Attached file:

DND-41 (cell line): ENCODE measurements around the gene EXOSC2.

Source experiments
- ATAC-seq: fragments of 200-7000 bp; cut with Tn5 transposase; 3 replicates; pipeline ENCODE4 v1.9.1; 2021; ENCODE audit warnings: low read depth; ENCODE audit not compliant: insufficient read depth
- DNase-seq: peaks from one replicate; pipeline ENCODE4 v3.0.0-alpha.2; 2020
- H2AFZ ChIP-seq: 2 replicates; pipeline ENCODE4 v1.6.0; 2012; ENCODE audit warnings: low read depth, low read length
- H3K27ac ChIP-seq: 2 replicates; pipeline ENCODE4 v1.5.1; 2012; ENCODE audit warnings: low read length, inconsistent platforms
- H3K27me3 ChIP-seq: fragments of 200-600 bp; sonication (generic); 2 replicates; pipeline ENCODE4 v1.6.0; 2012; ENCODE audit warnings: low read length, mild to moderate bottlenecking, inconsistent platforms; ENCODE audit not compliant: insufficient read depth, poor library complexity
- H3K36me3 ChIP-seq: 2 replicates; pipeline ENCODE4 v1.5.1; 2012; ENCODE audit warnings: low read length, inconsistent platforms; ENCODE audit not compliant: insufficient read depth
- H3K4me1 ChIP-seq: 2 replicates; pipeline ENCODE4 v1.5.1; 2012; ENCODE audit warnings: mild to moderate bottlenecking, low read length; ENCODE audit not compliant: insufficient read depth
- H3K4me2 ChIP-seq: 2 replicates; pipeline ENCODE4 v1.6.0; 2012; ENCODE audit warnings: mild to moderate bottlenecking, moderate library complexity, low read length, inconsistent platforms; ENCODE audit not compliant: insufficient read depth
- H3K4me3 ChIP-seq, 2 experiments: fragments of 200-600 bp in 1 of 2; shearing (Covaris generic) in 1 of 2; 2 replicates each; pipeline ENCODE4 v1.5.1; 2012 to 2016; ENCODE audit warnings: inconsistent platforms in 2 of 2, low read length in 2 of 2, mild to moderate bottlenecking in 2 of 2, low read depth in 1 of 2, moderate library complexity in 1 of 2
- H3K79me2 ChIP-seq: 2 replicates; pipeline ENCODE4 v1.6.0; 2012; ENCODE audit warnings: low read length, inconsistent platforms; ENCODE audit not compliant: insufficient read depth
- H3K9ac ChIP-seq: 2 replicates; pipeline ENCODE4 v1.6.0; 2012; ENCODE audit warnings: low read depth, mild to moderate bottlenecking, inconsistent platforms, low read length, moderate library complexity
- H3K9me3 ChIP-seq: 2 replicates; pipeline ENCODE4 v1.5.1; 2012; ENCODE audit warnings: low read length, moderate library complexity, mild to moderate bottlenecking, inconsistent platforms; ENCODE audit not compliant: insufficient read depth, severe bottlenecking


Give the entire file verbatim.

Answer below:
DND-41 (cell line): ENCODE measurements around the gene EXOSC2.

Source experiments
- ATAC-seq: fragments of 200-7000 bp; cut with Tn5 transposase; 3 replicates; pipeline ENCODE4 v1.9.1; 2021; ENCODE audit warnings: low read depth; ENCODE audit not compliant: insufficient read depth
- DNase-seq: peaks from one replicate; pipeline ENCODE4 v3.0.0-alpha.2; 2020
- H2AFZ ChIP-seq: 2 replicates; pipeline ENCODE4 v1.6.0; 2012; ENCODE audit warnings: low read depth, low read length
- H3K27ac ChIP-seq: 2 replicates; pipeline ENCODE4 v1.5.1; 2012; ENCODE audit warnings: low read length, inconsistent platforms
- H3K27me3 ChIP-seq: fragments of 200-600 bp; sonication (generic); 2 replicates; pipeline ENCODE4 v1.6.0; 2012; ENCODE audit warnings: low read length, mild to moderate bottlenecking, inconsistent platforms; ENCODE audit not compliant: insufficient read depth, poor library complexity
- H3K36me3 ChIP-seq: 2 replicates; pipeline ENCODE4 v1.5.1; 2012; ENCODE audit warnings: low read length, inconsistent platforms; ENCODE audit not compliant: insufficient read depth
- H3K4me1 ChIP-seq: 2 replicates; pipeline ENCODE4 v1.5.1; 2012; ENCODE audit warnings: mild to moderate bottlenecking, low read length; ENCODE audit not compliant: insufficient read depth
- H3K4me2 ChIP-seq: 2 replicates; pipeline ENCODE4 v1.6.0; 2012; ENCODE audit warnings: mild to moderate bottlenecking, moderate library complexity, low read length, inconsistent platforms; ENCODE audit not compliant: insufficient read depth
- H3K4me3 ChIP-seq, 2 experiments: fragments of 200-600 bp in 1 of 2; shearing (Covaris generic) in 1 of 2; 2 replicates each; pipeline ENCODE4 v1.5.1; 2012 to 2016; ENCODE audit warnings: inconsistent platforms in 2 of 2, low read length in 2 of 2, mild to moderate bottlenecking in 2 of 2, low read depth in 1 of 2, moderate library complexity in 1 of 2
- H3K79me2 ChIP-seq: 2 replicates; pipeline ENCODE4 v1.6.0; 2012; ENCODE audit warnings: low read length, inconsistent platforms; ENCODE audit not compliant: insufficient read depth
- H3K9ac ChIP-seq: 2 replicates; pipeline ENCODE4 v1.6.0; 2012; ENCODE audit warnings: low read depth, mild to moderate bottlenecking, inconsistent platforms, low read length, moderate library complexity
- H3K9me3 ChIP-seq: 2 replicates; pipeline ENCODE4 v1.5.1; 2012; ENCODE audit warnings: low read length, moderate library complexity, mild to moderate bottlenecking, inconsistent platforms; ENCODE audit not compliant: insufficient read depth, severe bottlenecking